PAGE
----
New Ansible Accelerator solution transforms silos of automation tools into one powerful interface using one industry-standard language.
This is part 2 of a 3 part primer for IT professionals in a hurry. We will be discussing the minimum products and requirements for architecting on Google Cloud Platform.
In the first part of this series, we discussed a few of the infrastructure components available in GCP. Now, let’s discuss some of the products that augment this infrastructure. These solutions act as force-multipliers, which allow you to get more done with fewer resources and systems administrators.
Scaling and High-Availability
Most enterprise level applications have a need for multiple copies of a service to run concurrently. This may be to handle more workload by simply having more instances of the service (horizontal scaling), as opposed to vertical scaling by increasing the vCPUs or RAM of the server. Having multiple copies of a service in separate locations is valuable in case one copy crashes or an accident destroys a physical host. To scale in a highly available manner, where the end user will not experience an interruption if on instance goes down, requires a single endpoint that redirects user traffic to healthy instances. GCP provides tools to automatically scale the number of instances of a service and to direct traffic across them.
Instance groups allow you to bundle your VMs together for load-balancing and manageability purposes. They can also be configured with an instance template that allows the instance group to automatically create additional instances if demand increases (autoscaling) or an existing VM crashes (autohealing).
If a natural disaster disrupts a data center or a hardware failure fries a rack of servers, a load-balancer can detect any unhealthy or absent VMs and direct customer traffic to a healthy instance without intervention. Since GCP networks operate at a global scale, this could mean the users that are normally directed to the Sydney data center are temporarily directed to Singapore instead. GCP makes this automatic via anycast IPs that route a user to the nearest VM which can satisfy the request. This means a cloud architect no longer needs to design a routing solution to handle users from different regions. For example, instead of having users in Australia visit www.example.com.au, there can be a single domain such as www.example.com that all users in the world can use.
An instance group can be set to automatically scale based on any metric, such as CPU usage or number of connections. This is enabled just by checking a box stating that you want auto-scaling and providing the target values for certain metrics. This alleviates the need for a systems administrator to wake up to a late-night page in order to provision another machine to handle an unexpected increase in workload.
The autoscaler will also delete VMs when workload decreases. This could be a huge savings for applications with long lulls in workload as you will not pay for VMs to sit idle. A common case is a website targeted to a particular region, say a state government website, where most traffic will be during waking hours for that given region.
Every Google product has a REST API allowing for automating provisioning, maintenance, and monitoring tasks. These APIs can be explored via the APIs Explorer.
Deployment Manager is a hosted tool that allows you to define the entire infrastructure needed by your application in template files. This allows you to version control your infrastructure definition. More importantly, it enables exact clones of your infrastructure to be deployed multiple times. There are numerous other benefits to defining your Infrastructure-as-Code.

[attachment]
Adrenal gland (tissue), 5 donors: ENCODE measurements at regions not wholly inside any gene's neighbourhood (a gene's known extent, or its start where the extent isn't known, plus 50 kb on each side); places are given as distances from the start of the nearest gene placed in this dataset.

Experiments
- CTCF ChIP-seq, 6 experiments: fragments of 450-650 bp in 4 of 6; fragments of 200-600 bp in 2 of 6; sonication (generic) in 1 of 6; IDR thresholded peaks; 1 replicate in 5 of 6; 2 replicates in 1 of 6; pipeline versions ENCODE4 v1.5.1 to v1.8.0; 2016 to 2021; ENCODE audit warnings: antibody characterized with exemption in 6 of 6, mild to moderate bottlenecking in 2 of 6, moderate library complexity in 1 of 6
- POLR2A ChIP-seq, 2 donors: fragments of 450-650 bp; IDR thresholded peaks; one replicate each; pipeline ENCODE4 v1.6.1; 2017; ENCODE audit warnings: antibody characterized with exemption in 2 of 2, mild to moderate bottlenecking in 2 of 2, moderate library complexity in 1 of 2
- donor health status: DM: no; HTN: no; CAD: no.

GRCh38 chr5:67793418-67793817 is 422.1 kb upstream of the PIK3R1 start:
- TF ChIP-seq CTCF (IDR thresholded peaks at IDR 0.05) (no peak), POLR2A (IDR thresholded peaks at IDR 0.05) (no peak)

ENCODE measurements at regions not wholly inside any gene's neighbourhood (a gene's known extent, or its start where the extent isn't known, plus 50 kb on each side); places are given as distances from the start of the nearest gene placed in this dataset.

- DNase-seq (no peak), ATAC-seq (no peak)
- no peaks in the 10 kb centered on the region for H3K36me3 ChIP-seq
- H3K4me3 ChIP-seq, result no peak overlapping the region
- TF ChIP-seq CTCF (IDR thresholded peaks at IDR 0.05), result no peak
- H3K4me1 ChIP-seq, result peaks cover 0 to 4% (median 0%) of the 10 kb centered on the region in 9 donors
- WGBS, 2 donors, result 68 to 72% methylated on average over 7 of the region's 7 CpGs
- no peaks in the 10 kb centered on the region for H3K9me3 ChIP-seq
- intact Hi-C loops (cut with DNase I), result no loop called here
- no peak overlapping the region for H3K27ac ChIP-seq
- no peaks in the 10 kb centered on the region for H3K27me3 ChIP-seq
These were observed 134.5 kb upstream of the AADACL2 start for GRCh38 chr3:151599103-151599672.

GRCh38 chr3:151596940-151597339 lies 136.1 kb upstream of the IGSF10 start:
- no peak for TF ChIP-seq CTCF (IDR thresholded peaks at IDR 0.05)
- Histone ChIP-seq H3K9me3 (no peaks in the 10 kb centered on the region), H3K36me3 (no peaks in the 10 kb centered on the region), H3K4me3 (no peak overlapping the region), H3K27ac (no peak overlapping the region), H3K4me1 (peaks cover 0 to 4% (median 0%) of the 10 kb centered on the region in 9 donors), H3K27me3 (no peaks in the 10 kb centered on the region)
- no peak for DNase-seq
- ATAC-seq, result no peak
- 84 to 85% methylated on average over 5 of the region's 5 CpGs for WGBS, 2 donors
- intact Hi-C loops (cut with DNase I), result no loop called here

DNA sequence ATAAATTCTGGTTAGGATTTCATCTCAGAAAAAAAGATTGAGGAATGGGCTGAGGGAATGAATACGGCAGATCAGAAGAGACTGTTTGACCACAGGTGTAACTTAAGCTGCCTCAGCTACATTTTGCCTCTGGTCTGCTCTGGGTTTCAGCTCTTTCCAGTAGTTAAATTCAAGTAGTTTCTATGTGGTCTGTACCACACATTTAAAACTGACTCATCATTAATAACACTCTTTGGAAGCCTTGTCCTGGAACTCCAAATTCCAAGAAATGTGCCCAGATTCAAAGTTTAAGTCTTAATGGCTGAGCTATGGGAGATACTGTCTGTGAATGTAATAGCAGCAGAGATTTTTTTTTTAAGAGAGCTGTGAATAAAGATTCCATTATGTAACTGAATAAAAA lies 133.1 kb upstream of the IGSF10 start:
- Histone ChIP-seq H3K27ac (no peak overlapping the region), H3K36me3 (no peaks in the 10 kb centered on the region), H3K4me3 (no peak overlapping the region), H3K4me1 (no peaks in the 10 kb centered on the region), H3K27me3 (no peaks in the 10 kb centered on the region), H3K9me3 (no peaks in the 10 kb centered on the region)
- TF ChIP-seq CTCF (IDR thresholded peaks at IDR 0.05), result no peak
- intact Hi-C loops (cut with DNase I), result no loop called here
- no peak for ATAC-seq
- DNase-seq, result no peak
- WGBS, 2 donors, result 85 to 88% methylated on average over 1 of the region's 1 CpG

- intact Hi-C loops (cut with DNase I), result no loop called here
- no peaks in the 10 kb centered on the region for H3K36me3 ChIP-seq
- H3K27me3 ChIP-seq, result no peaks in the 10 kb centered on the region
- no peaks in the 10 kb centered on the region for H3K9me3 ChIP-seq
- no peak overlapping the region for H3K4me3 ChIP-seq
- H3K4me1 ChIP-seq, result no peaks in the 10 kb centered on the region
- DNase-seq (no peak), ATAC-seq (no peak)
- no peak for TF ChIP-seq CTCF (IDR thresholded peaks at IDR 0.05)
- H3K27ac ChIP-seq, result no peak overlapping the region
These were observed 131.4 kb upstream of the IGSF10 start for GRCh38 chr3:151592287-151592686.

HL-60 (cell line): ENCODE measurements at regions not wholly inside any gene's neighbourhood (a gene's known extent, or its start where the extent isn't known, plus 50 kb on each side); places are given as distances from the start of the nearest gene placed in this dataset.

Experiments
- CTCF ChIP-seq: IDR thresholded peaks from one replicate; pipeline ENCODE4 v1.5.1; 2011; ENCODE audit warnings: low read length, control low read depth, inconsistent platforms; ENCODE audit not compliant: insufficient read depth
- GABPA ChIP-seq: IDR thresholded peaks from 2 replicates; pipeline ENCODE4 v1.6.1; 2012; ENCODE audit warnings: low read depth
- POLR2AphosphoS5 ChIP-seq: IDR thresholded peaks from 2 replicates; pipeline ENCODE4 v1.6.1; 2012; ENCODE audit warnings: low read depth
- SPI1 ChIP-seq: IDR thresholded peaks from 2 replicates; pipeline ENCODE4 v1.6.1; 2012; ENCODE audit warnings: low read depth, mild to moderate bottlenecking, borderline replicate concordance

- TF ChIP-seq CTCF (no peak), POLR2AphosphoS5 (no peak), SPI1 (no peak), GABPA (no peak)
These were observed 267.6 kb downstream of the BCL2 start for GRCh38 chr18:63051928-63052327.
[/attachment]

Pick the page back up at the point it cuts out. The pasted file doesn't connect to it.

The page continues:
Perhaps you would like multiple environments, such as Development, Staging, and Production, for your application in order to promote the latest versions of your application code. Deployment Manager allows you to define the infrastructure once but deploy to each of these environments. Your workflow could be to promote an application version from one environment to the next.
First, deploy both the infrastructure and application to Development whenever there is a new version. Then, when that version has been tested and blessed, deploy the same version of the infrastructure and application to Staging. Finally, deploy the version to Production. It is likely that any infrastructure misconfigurations will be identified in the earlier environments as each environment will be deploying near identical infrastructure.
The practice of defining your infrastructure in this way has many other benefits as well. Instead of creating complicated change management requests when a new piece of infrastructure is required or configuration needs to change; developers, administrators, or operators can make the change themselves to the code repository that defines the infrastructure. Then these changes could be peer-reviewed, merged, and then the infrastructure is updated automatically. This also promotes the coordination between development and operations (DevOps) by removing barriers between the teams and processes.
Cloud Launcher builds on Deployment Manager by allowing various third parties to upload their infrastructure definitions to a kind of market place. For example, you can spin up an entire WordPress site by clicking a button in Cloud Launcher. This will provision the required VMs and storage and then configure the software — all of which is defined in a Deployment Manager template for you.
While deploying to the cloud removes the burden of managing hardware, these automation tools further simplify the initial and ongoing management of infrastructure. Google takes this yet another step forward by providing a number of Platform-as-a-Service (PaaS) and Software-as-a-Service (SaaS) solutions that can ease the responsibility of the systems administrator and give more power to the developer.